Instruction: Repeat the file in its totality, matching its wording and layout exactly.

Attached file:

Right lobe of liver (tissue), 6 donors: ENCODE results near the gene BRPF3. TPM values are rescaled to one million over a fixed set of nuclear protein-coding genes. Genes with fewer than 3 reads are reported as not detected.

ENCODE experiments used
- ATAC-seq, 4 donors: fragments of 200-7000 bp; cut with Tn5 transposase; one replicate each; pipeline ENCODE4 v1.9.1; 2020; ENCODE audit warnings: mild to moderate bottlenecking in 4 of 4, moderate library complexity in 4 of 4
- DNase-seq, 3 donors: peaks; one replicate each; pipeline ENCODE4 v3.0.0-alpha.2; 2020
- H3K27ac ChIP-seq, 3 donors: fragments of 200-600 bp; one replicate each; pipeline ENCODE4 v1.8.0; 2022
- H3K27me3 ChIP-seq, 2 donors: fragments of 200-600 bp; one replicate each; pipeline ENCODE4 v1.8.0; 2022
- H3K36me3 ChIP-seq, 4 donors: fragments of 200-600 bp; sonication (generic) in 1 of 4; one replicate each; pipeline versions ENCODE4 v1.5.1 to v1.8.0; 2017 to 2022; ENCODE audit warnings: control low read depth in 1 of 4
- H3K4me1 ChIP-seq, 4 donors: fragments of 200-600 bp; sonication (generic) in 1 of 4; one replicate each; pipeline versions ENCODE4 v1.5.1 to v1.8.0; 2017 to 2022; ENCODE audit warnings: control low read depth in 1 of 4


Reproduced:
Right lobe of liver (tissue), 6 donors: ENCODE results near the gene BRPF3. TPM values are rescaled to one million over a fixed set of nuclear protein-coding genes. Genes with fewer than 3 reads are reported as not detected.

ENCODE experiments used
- ATAC-seq, 4 donors: fragments of 200-7000 bp; cut with Tn5 transposase; one replicate each; pipeline ENCODE4 v1.9.1; 2020; ENCODE audit warnings: mild to moderate bottlenecking in 4 of 4, moderate library complexity in 4 of 4
- DNase-seq, 3 donors: peaks; one replicate each; pipeline ENCODE4 v3.0.0-alpha.2; 2020
- H3K27ac ChIP-seq, 3 donors: fragments of 200-600 bp; one replicate each; pipeline ENCODE4 v1.8.0; 2022
- H3K27me3 ChIP-seq, 2 donors: fragments of 200-600 bp; one replicate each; pipeline ENCODE4 v1.8.0; 2022
- H3K36me3 ChIP-seq, 4 donors: fragments of 200-600 bp; sonication (generic) in 1 of 4; one replicate each; pipeline versions ENCODE4 v1.5.1 to v1.8.0; 2017 to 2022; ENCODE audit warnings: control low read depth in 1 of 4
- H3K4me1 ChIP-seq, 4 donors: fragments of 200-600 bp; sonication (generic) in 1 of 4; one replicate each; pipeline versions ENCODE4 v1.5.1 to v1.8.0; 2017 to 2022; ENCODE audit warnings: control low read depth in 1 of 4